Written by The Business Journal Staff
Javier Gomez, Chief Operations Officer,
F&M Restaurants, Inc.
How did you come to establish F & M Restaurants, Inc., Javier?
Before, we were H&S Services, which stands for Howard and Sterling. There were two partners and they got together and built Rally’s in Fresno in 1998, and they used to own Jack’s Car Wash and Rally’s together. Then in 2008 and they went their separate ways and I took Rally’s and the other took Jack’s.”
How have you grown since then and how do you see F&M Restaurants growing in five years, Javier?
We have 11 locations in the Valley and added another location four years ago in Los Banos. We opened Memorial weekend in 2010. In the future I would like to be in Tulare and Visalia and in the south Valley area.
How has Rally’s automated back office system improved operations and made your job easier, Javier?
At any point I could go and log in from any computer. It’s called Restaurant Technology Integrated (RTI), and it’s a reporting live stream operation on anything going on in your restaurant. It gives you a sales comparison from last week and last year and projected sales for the rest of the day. And not only sales, but if you’re missing a hamburger patty, it will tell you how many you should have. You enter the count and it gives you inventory of what’s missing. Every morning you look at the report and analyze what’s going on with the food process. Is it going to waste, is it unaccounted for, is someone taking? It kind of takes the math away from us and not only on the food areas but also on labor.
What is your target demographic and why, Javier?
We’d like to target 18 to 24 year-olds; construction workers, people that work in the field, people who are physically active. At that age group, they don’t take their health too seriously. They’re going to and from work. They don’t have time to eat at home and they want something quick and fast and something to fill them up. The other target group is young soccer moms. They come and pick their kids up from school and they don’t have time to cook.
Nine of your general managers were recently sent on a cruise as part of the Rally’s Presidents Club. What accomplishments and talents does that recognize, Javier?
It’s just top sales, and the sales increase from last year. It means the hard work we’ve been doing for the last four or five months paid off. I plan for the future as far as promotions and price point. I look at weather and the forecast as far as commodity, how everything is coming along. It just shows that the work ethic I’m doing is in the right track and I’m getting the people I need to. Do I go on television, do I do a paper draft or door-to-door?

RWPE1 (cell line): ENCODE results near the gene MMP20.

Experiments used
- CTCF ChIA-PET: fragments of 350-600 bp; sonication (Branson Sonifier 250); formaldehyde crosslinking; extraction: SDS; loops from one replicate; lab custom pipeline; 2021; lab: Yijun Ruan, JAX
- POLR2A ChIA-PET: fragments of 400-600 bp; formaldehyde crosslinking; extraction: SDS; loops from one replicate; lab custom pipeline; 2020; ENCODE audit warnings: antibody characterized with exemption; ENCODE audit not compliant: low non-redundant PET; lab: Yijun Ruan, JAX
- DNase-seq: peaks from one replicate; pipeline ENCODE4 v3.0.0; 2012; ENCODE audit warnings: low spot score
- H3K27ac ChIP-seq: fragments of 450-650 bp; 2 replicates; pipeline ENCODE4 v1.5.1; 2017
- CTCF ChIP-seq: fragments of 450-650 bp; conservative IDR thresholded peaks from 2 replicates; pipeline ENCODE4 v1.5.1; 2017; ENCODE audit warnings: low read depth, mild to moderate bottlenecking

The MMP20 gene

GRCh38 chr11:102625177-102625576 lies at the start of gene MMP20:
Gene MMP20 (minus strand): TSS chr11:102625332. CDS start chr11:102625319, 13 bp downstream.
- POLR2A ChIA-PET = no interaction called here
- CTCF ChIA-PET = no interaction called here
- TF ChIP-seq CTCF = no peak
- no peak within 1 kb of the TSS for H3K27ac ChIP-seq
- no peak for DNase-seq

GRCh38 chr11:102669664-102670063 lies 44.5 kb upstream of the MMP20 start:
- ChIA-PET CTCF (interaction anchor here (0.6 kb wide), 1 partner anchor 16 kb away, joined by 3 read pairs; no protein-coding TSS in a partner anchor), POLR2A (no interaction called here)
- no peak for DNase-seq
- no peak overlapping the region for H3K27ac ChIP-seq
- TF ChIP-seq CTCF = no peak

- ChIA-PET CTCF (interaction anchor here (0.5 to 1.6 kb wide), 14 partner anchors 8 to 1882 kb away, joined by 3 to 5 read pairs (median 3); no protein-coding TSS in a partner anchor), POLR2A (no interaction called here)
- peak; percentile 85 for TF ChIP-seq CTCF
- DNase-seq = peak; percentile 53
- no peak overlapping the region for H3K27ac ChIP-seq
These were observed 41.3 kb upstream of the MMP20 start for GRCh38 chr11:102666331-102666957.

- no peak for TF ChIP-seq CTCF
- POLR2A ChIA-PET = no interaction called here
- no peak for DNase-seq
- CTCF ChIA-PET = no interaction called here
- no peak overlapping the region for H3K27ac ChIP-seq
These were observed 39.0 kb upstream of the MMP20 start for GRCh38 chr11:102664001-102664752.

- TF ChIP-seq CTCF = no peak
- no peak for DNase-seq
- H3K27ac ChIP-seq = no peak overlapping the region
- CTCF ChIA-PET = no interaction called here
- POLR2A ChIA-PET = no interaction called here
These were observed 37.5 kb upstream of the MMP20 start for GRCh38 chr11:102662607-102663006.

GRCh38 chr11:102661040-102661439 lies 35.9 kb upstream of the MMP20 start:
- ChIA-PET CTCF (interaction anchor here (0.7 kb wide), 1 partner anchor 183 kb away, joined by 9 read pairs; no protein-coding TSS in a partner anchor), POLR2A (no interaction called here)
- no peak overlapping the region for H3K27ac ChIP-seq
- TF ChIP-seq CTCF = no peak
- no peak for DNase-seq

What do you find are the most effective marketing strategies? Do you rely on online review sites like Yelp or Angie’s list, Javier?
I do. With the basic knowledge everyone has, they go to Yelp. It reviews your restaurant really quickly, positive or negative. I know that we’re on Facebook and there’s really positive feedback on there. We’re not on Twitter yet but that’s where we’re heading next. But any social media we’re using means we’re reaching our target of 18 to 24 and they use their smartphones, but we’re also looking at television. We might not get them instantly, but it’s awareness. They see our commercials three or four times in a program and the next time they get hungry they keep us in mind.
What do you attribute to your success as a business owner, Javier?
Dedication to being out there with your people. My managers are the ones making the business happen. I look at myself as a coach on the sidelines talking to them. Every other Tuesday we talk about successes and opportunity and discuss where we need to be. Any issue that comes up and they’re the first ones to tell me this coupon doesn’t work, this promotion doesn’t work. I give credit to my mangers. They’re the ones out there dealing with customers, dealing with vendors. I tell them ‘I’ll take you the distance. You handle the business as high as you can’ and ‘don’t let the business manage you. Manage the business.’
What advice would you give the next generation of entrepreneurs following in your footsteps, Javier?
People like to say ‘it’s my money, it’s my intent, it’s my income.’ I think they need to think of the people helping them to be entrepreneurs. The lower paid employees are the ones that are going to make you or break you. You treat them good, they’re going to do good for the business. Let them know you appreciate them. Businesses sometimes underestimate the work they do.
What was your first job and what did you learn from it, Javier?
KFC. From there on I started learning customer service. I feel the product is not always as standard as you would like, but if you give them customer service, they’re going to come back. If you treat them bad, you could give an excellent product but they’re not going to come back because you didn’t give them respect they deserve.
What are your roots in the San Joaquin Valley, Javier?
Born in Mexico. Came to the U.S. at four years old and grew up in east L.A. I came to Fresno in the year 2000. It’s very easy to commute here. The traffic flow is very easy. You don’t have the saturation of homes being on top of homes and cars being on top of cars.
What do you like to do in your spare time, Javier?
I’m very active right now being with kids. I have a 10-year-old that plays soccer and a 15-year-old that plays softball. She’s on a traveling team. She just finished the season for Edison and now she’s in a traveling team for softball and we travel up north to Modesto and Stockton and in the south we go to Bakersfield. I’m dedicating time to them now. I’m in the position I am after another person took over my position a few years back and I’ve had more flexibility to spend time with the kids and that’s something I neglected to do for years.